remains quite large in northward extent of deeper moisture into
westerly flow aloft as well as timing through Tuesday night. Appears
initial system much weaker so only running with low pops into Monday
night with somewhat higher chances Tuesday pending added support
coming out of the southwest. Should finally see a cold front cross
from the northwest Wednesday allowing for drier but only slightly
cooler weather before temperatures rebound again Thursday as high
pressure slides offshore. Highs to rebound to well above normal
levels for early next week with mostly 50s to near 60 east before
cooling some to 40s/near 50 mountains to 50-55 east Thursday.


As of 650 PM EST Thursday...

General mix of VFR/MVFR ceilings across the TAFs, with the MVFR
ceilings mainly confined to areas west of the Blue Ridge through
04Z time frame. Northwest winds will continue to diminish and
quickly transition to NNE-NE east of the Blue Ridge as a weak
wedge develops overnight. As the wedge develops, indications are
from several models that low clouds/stratus and potentially
later on in the night -DZ/-FZDZ could develop along especially
the northern and central portions of the Blue Ridge. Moisture is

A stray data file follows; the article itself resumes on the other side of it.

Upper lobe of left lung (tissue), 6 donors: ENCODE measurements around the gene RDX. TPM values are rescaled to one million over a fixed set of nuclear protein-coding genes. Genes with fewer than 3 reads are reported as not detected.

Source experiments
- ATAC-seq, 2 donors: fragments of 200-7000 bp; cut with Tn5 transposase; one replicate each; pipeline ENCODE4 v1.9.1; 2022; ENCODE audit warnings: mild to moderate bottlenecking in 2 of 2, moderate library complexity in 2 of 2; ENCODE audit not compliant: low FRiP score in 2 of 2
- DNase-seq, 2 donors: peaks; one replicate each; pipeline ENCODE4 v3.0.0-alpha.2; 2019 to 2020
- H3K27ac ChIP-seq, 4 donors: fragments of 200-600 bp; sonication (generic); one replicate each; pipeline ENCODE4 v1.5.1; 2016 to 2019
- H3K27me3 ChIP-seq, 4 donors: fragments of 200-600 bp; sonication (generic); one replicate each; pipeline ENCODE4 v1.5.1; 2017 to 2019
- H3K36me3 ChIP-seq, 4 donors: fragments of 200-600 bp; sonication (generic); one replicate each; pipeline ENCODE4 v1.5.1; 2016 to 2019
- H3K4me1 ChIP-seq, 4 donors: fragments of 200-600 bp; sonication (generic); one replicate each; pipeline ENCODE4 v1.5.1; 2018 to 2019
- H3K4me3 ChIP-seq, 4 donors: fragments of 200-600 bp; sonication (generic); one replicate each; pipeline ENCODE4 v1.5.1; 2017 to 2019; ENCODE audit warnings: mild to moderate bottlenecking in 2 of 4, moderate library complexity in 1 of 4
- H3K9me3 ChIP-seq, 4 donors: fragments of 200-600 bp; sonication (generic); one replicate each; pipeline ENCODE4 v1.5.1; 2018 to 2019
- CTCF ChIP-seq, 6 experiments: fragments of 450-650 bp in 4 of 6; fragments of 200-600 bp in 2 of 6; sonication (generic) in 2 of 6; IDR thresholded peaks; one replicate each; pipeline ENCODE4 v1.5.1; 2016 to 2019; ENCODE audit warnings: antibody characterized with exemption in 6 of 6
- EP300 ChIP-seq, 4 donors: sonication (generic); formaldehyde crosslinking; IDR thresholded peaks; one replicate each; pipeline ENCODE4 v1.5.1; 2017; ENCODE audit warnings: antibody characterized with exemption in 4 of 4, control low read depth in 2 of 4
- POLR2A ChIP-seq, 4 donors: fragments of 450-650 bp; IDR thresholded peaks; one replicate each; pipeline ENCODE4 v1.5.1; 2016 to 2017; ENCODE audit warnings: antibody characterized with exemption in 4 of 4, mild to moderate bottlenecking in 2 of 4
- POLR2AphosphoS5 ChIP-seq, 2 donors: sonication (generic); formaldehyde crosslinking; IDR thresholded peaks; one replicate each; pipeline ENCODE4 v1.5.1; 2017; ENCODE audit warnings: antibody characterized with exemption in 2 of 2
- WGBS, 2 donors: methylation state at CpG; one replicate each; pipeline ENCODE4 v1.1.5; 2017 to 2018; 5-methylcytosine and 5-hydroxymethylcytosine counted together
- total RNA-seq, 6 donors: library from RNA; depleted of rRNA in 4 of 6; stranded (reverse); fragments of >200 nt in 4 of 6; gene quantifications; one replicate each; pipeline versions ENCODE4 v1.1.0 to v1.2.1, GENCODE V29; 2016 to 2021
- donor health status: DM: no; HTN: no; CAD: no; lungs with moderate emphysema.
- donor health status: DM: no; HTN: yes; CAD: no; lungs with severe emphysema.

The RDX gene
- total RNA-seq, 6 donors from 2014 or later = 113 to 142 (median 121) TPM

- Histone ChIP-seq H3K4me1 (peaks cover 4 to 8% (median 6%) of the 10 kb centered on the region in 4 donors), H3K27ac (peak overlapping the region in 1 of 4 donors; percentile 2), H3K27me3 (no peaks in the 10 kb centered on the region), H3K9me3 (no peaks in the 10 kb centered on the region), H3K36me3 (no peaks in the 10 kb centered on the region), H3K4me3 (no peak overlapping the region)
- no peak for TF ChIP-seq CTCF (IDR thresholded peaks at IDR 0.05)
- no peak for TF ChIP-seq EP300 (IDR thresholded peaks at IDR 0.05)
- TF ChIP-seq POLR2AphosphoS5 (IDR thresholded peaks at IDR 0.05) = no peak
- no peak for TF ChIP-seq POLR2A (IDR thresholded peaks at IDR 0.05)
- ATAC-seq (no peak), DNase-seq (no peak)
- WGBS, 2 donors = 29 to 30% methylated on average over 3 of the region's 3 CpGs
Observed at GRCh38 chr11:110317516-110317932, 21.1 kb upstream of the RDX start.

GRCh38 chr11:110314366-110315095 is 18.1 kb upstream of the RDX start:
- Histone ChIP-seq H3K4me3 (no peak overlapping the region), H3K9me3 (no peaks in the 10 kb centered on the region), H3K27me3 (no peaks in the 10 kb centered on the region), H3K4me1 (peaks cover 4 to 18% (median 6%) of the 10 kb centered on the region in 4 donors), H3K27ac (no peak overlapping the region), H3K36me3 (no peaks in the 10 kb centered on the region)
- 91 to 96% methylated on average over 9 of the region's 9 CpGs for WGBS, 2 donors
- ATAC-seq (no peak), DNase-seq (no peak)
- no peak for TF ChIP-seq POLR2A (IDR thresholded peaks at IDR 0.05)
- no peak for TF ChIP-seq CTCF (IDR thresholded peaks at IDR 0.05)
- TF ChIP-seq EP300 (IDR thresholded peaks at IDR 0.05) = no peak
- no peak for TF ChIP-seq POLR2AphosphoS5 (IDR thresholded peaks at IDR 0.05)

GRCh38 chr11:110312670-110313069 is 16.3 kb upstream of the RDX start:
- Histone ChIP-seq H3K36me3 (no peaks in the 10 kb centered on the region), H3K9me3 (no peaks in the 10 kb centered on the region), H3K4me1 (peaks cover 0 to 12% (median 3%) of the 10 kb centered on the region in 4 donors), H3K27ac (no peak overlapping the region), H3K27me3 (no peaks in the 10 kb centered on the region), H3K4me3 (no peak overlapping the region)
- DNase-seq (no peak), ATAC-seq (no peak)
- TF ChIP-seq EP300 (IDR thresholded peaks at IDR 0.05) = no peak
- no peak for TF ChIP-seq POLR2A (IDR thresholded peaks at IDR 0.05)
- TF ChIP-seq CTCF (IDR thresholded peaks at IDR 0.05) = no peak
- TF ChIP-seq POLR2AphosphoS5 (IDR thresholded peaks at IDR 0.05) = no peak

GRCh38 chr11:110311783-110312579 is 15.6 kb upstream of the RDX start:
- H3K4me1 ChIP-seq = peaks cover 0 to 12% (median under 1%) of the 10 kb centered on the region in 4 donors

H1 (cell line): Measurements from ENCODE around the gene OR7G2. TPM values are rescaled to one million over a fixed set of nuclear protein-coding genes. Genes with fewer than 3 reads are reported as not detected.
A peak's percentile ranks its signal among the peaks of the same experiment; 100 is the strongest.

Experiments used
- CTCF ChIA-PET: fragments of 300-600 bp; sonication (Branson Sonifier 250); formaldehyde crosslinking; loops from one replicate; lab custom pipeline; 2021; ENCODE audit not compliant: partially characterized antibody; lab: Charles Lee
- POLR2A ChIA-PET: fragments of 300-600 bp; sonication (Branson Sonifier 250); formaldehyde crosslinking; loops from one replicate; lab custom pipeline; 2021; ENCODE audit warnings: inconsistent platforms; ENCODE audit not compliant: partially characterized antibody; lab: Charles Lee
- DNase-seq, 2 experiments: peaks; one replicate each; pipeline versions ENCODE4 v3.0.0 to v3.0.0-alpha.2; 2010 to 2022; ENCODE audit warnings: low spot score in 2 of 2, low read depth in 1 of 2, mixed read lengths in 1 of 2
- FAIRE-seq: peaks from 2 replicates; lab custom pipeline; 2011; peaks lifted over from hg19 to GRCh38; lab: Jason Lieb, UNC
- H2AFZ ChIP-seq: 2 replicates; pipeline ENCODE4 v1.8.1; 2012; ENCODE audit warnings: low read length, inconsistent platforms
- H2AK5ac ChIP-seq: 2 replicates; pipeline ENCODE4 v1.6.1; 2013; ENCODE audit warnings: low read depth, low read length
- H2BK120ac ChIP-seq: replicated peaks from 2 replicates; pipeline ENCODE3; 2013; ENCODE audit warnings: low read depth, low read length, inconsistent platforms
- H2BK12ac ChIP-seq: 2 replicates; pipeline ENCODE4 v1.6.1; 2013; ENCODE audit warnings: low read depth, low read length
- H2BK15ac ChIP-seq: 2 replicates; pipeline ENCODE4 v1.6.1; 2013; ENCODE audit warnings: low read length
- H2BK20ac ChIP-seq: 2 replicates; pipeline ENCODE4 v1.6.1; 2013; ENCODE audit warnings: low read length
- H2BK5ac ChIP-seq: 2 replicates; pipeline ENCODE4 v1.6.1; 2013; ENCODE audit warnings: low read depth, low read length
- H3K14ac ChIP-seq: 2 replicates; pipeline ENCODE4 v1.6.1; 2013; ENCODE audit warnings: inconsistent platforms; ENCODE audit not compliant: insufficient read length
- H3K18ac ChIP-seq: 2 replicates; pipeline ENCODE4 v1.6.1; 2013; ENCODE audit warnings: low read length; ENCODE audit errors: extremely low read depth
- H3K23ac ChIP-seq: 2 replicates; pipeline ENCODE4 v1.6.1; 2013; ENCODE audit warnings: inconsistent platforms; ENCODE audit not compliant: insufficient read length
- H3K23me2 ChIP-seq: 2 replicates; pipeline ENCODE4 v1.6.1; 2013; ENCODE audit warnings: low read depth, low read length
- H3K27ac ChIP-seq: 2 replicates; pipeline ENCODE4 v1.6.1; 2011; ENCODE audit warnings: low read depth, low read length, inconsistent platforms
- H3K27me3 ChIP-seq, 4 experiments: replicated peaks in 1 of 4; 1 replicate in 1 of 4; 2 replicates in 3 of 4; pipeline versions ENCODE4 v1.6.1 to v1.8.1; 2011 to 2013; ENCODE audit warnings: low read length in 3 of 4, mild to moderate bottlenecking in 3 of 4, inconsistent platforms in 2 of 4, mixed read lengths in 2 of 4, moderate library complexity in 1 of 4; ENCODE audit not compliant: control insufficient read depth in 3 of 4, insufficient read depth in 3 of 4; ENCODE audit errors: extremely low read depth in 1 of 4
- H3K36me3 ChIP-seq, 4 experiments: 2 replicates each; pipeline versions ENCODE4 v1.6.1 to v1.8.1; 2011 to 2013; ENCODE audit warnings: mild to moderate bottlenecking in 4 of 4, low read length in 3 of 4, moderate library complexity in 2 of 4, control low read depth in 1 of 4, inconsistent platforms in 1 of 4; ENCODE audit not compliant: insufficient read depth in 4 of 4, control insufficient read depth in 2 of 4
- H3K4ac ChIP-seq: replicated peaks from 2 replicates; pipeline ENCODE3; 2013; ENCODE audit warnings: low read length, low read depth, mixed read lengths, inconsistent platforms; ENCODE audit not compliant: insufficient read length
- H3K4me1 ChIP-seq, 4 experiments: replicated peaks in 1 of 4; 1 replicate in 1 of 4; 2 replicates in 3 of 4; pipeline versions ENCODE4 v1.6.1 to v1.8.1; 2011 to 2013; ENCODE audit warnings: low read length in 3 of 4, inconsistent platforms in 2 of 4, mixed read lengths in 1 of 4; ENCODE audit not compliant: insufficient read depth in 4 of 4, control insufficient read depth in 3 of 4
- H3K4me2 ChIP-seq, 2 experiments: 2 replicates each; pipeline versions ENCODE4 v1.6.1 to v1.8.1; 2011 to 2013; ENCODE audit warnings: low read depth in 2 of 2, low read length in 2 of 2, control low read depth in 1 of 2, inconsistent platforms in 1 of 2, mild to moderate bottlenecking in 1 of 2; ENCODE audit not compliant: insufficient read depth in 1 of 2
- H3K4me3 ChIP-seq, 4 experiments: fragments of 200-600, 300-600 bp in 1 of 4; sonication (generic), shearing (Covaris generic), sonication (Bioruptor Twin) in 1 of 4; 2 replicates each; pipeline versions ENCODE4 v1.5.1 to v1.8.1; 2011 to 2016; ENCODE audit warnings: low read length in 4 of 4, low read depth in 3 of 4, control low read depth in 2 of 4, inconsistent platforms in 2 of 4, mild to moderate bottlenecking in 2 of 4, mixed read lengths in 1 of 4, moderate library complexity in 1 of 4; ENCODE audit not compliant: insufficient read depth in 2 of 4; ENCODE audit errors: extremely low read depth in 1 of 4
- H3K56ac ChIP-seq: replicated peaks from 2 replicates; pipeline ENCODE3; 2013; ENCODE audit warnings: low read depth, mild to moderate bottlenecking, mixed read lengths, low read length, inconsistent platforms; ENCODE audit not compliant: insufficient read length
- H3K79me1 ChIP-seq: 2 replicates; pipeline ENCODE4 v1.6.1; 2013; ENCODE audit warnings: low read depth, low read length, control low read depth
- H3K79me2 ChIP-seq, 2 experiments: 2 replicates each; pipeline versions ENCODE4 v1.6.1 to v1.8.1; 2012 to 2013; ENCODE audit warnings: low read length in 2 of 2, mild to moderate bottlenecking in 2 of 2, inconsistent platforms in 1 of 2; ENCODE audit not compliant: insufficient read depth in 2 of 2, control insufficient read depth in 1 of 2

very shallow, but deep enough to support drizzle given the
upslope easterly flow along the Blue Ridge. Thus, some light
icing will be possible as a significant hazard to aviation
during the early morning to mid-morning hours in these areas.
QPF, however, will be miniscule.

By late morning/midday Friday, another clipper system will be
passing by to the north of the area, shifting winds back to the
west as well as with increasing speed. Wind speed should ramp
back up to the 10-12kt range with gusts into the 20-25kt range
later in the day/afternoon. Upslope clouds will linger west of
the Blue Ridge with MVFR ceilings likely persisting well into
the afternoon. East of the Blue Ridge, clouds will disperse
leaving just some high cirrus clouds and VFR ceilings.

In general visibility will not be an issue through the TAF valid
period, although a brief period of MVFR -FZDZ BR will be
possible near the Blue Ridge early Friday.

Medium confidence in ceilings through the TAF valid period.
Medium to high confidence in visibilities through the TAF valid
Medium to high confidence in wind speed/direction through the
TAF valid period.

Extended Discussion...

Generally VFR conditions are expected Friday night into
Saturday. . A better shot exists for sub- VFR conditions from a
system system forecast to emanate from the mid- Mississippi
Valley Monday into Tuesday. Sub-VFR conditions will likely
return by Sunday afternoon as another system rapidly approaches
from the southwest.